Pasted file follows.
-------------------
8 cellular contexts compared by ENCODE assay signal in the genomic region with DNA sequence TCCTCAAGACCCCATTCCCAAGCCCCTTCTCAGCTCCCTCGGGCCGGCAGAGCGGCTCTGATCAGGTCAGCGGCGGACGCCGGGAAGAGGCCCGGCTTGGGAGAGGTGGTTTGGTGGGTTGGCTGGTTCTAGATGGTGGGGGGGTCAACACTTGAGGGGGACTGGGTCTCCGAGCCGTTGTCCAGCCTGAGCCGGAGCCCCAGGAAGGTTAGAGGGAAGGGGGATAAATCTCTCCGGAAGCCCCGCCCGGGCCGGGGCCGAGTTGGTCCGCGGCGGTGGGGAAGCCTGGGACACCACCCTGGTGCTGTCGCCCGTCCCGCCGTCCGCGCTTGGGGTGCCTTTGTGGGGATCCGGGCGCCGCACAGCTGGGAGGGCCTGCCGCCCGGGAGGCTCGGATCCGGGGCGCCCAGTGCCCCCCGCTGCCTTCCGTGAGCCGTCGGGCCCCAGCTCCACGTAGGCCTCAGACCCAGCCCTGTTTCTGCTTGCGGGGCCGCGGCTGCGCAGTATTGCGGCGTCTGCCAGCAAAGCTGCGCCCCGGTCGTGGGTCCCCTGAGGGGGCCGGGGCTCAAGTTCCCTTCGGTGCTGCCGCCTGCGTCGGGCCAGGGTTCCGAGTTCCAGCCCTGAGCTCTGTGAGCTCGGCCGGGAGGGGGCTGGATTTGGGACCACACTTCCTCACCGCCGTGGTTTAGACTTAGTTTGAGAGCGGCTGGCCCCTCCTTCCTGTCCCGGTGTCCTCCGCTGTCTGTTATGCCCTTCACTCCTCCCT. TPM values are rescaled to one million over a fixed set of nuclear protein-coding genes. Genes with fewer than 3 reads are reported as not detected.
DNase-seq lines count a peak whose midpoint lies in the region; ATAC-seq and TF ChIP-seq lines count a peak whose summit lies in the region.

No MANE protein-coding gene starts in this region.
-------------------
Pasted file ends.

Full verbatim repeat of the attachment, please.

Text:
8 cellular contexts compared by ENCODE assay signal in the genomic region with DNA sequence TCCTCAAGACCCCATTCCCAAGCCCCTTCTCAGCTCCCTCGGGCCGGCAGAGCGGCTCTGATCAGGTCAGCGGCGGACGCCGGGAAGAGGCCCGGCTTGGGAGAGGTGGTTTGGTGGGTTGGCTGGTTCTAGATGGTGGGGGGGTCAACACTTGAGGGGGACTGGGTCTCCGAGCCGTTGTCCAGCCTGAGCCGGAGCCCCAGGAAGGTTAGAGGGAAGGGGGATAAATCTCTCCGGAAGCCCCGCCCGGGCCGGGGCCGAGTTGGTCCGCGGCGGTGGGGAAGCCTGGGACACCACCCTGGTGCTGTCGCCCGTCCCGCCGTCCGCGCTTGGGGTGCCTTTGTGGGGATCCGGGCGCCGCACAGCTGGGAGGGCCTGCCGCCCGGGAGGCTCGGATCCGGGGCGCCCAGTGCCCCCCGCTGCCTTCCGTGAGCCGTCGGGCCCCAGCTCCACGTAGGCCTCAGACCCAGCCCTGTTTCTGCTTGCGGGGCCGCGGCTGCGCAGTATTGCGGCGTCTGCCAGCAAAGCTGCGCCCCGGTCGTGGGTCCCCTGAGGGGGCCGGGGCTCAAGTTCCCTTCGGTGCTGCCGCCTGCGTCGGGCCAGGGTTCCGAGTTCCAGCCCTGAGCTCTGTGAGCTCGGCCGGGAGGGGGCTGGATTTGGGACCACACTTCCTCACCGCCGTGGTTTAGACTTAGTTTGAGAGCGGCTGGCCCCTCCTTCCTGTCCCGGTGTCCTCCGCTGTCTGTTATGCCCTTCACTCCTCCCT. TPM values are rescaled to one million over a fixed set of nuclear protein-coding genes. Genes with fewer than 3 reads are reported as not detected.
DNase-seq lines count a peak whose midpoint lies in the region; ATAC-seq and TF ChIP-seq lines count a peak whose summit lies in the region.

No MANE protein-coding gene starts in this region.